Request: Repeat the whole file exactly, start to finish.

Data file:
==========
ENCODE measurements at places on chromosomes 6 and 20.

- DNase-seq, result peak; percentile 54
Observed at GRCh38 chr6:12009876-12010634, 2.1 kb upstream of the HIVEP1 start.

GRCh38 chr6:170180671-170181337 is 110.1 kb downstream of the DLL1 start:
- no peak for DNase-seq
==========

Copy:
ENCODE measurements at places on chromosomes 6 and 20.

- DNase-seq, result peak; percentile 54
Observed at GRCh38 chr6:12009876-12010634, 2.1 kb upstream of the HIVEP1 start.

GRCh38 chr6:170180671-170181337 is 110.1 kb downstream of the DLL1 start:
- no peak for DNase-seq